Something was wrong. She knew it. She could feel it. Almost six weeks early and she had suddenly grown huge.
The rapid change in her distended abdomen was visible to all, but not everybody could see it. “Everything will be alright,” they consoled. She knew better. So, she went to the hospital.
Tests revealed her son alive and apparently well although his abdomen, too, was distended. Ascites, they called it. An accumulation of fluid, but it would be alright.
She was waiting for the doctor to sign her discharge when her water broke.
Maybe love really is forever. Maybe it doesn’t necessarily have beginning or end. Maybe it just is…until we notice.
She was still in the labor room when she felt the need to push. No nurse was there, but her step-mom called them. She pushed.
Her son was born like a little bird with a great big belly, not breathing, and stained with meconium. His stool was an undeniable sign that something really was wrong.
She had chosen her hospital well. A team of doctors and nurses swooped in to take her son into one of the best NICUs in the world. He breathed.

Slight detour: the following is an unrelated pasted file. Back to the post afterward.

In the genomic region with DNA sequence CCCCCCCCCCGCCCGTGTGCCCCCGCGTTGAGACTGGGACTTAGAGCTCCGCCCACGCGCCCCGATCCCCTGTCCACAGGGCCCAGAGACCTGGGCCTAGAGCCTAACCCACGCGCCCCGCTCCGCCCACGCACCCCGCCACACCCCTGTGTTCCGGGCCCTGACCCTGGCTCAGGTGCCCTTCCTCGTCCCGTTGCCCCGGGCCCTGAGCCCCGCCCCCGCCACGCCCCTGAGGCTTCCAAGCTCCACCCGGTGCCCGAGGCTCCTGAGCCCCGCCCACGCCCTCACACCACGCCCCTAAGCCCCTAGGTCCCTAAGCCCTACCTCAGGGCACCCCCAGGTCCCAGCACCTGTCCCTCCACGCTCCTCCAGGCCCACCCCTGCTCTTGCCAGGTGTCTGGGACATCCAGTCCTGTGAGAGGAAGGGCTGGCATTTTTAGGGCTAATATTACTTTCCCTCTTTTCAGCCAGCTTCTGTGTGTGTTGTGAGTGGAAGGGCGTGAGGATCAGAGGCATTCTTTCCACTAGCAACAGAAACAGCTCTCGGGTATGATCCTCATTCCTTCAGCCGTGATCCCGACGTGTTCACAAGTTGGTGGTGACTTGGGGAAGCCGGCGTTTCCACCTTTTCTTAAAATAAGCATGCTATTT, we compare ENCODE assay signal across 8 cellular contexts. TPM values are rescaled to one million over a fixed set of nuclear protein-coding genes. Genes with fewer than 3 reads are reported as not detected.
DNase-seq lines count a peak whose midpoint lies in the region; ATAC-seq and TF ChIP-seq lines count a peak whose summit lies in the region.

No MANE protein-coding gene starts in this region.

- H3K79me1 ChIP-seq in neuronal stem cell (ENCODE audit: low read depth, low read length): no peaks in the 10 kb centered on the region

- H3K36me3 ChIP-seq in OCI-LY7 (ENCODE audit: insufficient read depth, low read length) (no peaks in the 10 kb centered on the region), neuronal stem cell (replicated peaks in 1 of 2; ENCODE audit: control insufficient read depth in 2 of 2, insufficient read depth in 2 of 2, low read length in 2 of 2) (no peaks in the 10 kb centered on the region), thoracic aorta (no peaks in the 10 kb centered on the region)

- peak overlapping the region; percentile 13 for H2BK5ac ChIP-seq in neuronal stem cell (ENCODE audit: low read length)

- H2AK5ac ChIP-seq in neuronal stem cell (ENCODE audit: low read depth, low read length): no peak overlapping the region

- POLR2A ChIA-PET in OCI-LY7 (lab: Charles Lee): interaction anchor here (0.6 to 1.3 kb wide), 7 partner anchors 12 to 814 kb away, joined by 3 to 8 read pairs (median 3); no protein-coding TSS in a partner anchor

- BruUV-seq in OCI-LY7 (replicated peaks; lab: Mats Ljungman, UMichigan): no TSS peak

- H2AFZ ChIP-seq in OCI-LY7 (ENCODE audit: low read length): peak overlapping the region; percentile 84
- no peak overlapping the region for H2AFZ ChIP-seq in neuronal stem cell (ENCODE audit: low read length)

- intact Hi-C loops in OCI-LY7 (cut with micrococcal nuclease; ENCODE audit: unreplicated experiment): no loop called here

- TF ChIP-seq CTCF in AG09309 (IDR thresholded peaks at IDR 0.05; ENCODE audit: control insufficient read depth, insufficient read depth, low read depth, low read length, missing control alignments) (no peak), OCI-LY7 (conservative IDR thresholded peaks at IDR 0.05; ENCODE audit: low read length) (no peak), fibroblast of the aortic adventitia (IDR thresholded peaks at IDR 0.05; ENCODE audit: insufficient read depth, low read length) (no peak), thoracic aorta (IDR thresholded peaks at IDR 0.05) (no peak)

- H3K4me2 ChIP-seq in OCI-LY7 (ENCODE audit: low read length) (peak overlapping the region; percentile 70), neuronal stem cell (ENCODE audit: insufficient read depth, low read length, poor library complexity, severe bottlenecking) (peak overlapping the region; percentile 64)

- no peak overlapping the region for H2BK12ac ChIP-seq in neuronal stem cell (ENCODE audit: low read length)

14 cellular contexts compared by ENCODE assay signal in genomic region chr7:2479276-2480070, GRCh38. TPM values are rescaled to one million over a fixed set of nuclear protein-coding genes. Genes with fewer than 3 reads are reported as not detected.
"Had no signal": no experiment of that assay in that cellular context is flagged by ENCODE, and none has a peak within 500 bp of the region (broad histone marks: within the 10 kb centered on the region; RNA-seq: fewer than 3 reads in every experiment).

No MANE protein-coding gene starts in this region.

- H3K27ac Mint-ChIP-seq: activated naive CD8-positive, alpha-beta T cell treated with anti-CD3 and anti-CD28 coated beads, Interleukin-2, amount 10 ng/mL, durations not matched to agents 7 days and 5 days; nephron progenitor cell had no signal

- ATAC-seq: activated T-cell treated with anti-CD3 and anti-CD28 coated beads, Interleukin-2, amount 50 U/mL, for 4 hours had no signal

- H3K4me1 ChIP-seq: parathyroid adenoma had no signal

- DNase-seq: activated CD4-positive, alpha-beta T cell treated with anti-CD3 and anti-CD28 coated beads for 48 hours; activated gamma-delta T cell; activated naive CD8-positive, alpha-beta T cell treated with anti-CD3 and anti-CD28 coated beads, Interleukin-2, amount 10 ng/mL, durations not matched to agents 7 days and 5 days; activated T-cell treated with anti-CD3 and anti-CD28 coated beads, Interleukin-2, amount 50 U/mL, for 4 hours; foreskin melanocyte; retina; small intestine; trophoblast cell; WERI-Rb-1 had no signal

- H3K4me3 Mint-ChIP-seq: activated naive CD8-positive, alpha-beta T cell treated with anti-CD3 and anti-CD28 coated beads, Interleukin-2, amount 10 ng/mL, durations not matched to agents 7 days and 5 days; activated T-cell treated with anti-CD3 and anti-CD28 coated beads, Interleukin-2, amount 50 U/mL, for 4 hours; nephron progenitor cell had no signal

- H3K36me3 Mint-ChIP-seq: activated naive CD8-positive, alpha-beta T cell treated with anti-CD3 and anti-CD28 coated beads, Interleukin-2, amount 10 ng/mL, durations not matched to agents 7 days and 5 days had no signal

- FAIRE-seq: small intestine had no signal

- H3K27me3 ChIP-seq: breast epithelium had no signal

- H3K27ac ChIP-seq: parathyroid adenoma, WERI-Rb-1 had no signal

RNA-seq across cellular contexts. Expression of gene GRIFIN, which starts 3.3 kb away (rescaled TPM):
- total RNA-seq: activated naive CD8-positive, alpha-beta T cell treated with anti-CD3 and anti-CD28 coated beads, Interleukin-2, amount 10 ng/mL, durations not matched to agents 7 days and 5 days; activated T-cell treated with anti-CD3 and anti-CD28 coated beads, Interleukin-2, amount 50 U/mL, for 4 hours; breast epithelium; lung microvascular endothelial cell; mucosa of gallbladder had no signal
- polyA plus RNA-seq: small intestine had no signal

She was stitched and stitched, for she had pushed too early. Her son had been in trouble, and she brought him to the NICU. Now, a team of professionals tended to him.
Three days later, surgeons repaired her son’s ruptured bowel, the cause of his and her ascites. Meconium ileus, they called it, an extremely rare condition in which a blockage in the baby’s bowel causes a rupture in utero. Genetic tests revealed the reason to be cystic fibrosis.
There is a saying, which I paraphrase because I believe it, that a father falls in love the first time he holds his child, but a mother falls in love at conception. I think a mother doesn’t fall in love—she just is. That’s just what I think. That’s one thing I learned from this young mother.
My mother was ninety-six years old when I said one of my many goodbyes as I left her at the assisted living facility in Wisconsin on my way home to Arizona. She didn’t always recognize everybody, and she saw things that were not visible to me, but she recognized me when she looked at me and said, “I just love you so much.”
I miss my mom and I love my children and grandchildren. I believe I always will. Maybe I always have.